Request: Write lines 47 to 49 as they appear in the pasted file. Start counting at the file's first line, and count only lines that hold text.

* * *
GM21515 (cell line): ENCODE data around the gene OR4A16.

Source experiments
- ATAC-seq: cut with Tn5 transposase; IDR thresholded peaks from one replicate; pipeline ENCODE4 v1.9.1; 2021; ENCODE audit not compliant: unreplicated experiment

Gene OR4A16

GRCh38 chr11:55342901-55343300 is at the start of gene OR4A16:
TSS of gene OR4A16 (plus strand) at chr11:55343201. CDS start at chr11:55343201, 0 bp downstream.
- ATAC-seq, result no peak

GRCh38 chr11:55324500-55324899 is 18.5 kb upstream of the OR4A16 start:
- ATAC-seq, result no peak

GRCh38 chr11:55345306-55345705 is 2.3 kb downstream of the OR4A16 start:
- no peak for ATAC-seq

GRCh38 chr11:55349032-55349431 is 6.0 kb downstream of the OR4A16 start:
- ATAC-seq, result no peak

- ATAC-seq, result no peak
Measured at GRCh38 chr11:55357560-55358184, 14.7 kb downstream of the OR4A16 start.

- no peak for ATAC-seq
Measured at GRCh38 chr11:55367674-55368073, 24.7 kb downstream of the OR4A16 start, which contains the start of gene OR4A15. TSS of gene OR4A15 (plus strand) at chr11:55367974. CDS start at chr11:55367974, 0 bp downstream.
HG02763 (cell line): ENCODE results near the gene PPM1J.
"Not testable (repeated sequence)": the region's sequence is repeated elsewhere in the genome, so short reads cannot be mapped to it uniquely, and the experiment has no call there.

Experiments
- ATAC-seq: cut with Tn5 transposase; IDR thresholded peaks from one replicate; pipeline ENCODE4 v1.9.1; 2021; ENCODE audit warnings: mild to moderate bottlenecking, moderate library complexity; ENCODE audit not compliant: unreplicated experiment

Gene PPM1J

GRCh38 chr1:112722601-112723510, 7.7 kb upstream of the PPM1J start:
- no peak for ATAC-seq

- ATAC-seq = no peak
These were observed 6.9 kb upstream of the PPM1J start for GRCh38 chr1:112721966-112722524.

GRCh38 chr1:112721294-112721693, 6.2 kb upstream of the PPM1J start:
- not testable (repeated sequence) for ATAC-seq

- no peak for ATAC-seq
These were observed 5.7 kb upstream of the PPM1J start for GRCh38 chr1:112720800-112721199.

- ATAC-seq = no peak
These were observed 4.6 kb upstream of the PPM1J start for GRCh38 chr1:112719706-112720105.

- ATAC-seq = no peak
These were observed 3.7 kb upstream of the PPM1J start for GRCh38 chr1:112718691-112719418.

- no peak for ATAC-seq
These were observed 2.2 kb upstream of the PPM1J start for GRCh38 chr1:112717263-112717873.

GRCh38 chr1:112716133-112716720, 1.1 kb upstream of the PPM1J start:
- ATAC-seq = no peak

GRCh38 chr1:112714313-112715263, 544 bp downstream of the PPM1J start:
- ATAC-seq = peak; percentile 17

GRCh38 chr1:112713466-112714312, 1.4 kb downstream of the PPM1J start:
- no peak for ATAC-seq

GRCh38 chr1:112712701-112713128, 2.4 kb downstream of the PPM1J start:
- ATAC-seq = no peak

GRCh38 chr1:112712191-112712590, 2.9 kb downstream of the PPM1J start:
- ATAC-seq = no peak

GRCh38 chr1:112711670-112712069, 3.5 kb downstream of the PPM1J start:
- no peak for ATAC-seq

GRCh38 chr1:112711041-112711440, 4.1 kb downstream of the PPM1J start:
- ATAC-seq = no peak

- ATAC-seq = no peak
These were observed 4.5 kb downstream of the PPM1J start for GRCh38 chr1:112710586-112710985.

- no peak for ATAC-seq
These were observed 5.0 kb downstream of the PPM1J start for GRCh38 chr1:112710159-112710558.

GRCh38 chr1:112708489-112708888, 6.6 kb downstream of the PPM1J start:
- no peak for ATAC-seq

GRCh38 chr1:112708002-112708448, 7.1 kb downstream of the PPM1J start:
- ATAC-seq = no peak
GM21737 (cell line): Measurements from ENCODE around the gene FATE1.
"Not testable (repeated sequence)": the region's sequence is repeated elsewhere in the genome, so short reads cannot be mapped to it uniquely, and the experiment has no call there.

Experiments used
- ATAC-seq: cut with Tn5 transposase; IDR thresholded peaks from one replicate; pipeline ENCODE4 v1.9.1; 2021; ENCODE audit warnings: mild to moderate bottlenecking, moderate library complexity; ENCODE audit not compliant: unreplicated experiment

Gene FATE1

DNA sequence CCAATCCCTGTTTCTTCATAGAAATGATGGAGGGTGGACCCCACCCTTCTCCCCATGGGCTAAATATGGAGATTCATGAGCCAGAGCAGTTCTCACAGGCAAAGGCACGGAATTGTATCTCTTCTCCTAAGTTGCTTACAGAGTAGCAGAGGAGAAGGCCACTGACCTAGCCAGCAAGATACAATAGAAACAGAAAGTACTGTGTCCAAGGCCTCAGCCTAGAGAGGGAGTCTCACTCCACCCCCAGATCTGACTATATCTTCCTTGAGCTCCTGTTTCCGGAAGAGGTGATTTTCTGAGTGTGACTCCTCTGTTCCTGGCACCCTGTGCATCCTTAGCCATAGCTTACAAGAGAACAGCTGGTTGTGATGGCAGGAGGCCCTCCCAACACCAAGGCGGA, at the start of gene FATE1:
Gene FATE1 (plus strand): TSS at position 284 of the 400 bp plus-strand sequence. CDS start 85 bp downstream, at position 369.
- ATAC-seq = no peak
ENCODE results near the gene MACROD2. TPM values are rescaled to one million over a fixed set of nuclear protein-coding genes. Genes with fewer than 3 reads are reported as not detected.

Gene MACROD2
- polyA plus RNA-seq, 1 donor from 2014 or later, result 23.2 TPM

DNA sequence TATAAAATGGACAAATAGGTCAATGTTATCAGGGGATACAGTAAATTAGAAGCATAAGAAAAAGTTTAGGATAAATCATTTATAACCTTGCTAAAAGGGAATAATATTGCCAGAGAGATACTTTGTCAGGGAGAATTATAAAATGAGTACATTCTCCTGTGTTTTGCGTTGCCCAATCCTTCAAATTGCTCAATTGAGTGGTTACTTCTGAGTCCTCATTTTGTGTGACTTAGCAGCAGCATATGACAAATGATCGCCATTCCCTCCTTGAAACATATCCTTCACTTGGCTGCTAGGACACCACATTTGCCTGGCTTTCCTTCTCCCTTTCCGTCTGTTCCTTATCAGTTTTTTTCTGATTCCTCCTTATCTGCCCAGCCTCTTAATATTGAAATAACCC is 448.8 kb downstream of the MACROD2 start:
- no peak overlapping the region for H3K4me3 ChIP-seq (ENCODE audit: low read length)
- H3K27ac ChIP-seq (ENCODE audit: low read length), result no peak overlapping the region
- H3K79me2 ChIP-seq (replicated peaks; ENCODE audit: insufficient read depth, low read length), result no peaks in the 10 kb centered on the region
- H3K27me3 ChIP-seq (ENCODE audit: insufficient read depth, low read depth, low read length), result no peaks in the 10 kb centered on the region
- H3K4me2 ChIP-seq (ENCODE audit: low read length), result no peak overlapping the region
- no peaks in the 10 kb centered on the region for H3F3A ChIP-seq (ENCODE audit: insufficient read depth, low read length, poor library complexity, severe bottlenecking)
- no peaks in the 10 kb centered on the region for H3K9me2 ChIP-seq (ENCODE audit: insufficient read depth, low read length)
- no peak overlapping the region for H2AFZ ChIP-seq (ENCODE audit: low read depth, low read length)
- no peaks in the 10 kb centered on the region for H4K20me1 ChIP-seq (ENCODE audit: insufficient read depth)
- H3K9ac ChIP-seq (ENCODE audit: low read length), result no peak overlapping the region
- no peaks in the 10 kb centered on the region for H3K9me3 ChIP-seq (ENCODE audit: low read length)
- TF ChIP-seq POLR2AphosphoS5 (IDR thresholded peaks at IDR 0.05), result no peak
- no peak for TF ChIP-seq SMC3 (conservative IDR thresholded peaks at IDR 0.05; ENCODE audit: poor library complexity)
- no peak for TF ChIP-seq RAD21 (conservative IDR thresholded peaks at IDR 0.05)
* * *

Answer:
GRCh38 chr1:112711670-112712069, 3.5 kb downstream of the PPM1J start:
- no peak for ATAC-seq

GRCh38 chr1:112711041-112711440, 4.1 kb downstream of the PPM1J start: